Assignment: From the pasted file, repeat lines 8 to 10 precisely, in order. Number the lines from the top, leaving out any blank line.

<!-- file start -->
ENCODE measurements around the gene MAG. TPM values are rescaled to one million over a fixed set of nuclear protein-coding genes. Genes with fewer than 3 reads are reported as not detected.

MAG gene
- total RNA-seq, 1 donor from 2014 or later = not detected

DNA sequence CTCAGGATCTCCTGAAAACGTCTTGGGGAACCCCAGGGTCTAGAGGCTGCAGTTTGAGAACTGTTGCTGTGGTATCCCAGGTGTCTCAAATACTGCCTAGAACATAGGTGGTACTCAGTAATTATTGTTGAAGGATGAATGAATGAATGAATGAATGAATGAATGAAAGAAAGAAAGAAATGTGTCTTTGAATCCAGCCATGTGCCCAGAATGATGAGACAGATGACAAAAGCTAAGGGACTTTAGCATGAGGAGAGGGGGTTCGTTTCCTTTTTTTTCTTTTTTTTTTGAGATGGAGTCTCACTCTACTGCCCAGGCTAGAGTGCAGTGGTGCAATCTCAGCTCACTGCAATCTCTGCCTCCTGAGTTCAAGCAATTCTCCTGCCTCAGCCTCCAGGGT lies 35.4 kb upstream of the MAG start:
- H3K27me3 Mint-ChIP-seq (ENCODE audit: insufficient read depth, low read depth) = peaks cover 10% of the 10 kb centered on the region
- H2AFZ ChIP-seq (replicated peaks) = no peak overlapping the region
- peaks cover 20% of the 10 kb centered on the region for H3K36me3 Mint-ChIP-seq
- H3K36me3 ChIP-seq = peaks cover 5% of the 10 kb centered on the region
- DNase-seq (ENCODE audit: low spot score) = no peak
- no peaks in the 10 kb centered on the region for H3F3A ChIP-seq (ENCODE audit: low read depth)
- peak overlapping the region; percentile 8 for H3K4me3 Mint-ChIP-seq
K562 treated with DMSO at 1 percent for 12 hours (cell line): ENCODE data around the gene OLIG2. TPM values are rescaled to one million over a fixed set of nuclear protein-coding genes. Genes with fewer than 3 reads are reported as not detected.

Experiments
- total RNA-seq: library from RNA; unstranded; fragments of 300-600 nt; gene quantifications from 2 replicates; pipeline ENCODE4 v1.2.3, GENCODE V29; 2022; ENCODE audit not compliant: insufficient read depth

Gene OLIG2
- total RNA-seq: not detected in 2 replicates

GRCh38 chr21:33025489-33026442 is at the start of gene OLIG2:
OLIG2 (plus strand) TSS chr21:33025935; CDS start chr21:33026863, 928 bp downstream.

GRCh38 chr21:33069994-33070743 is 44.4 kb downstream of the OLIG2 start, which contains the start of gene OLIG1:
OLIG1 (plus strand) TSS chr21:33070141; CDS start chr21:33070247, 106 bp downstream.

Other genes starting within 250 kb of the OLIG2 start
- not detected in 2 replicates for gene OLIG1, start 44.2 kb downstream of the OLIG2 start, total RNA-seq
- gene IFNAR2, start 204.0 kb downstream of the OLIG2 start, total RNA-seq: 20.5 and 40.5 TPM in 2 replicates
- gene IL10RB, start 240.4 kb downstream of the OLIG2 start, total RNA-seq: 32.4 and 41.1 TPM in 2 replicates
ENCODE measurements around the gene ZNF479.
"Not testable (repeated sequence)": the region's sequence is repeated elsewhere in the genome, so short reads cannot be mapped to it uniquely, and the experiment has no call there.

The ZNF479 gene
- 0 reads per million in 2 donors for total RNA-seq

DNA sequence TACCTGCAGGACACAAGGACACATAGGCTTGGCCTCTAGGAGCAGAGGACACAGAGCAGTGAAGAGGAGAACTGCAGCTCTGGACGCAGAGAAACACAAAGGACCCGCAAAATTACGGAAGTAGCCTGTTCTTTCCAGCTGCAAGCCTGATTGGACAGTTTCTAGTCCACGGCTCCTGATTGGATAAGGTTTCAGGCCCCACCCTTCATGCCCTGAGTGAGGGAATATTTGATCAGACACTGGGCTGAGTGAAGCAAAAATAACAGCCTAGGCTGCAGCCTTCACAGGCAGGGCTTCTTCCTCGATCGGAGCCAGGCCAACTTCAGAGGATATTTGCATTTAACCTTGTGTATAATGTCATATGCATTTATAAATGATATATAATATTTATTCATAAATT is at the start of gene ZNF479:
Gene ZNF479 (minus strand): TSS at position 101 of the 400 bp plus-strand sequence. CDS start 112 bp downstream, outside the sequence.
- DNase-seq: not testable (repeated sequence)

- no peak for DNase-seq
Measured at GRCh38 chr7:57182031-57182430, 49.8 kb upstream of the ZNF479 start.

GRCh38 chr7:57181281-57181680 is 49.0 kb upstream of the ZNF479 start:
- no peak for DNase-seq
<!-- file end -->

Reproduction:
- H3K36me3 ChIP-seq = peaks cover 5% of the 10 kb centered on the region
- DNase-seq (ENCODE audit: low spot score) = no peak
- no peaks in the 10 kb centered on the region for H3F3A ChIP-seq (ENCODE audit: low read depth)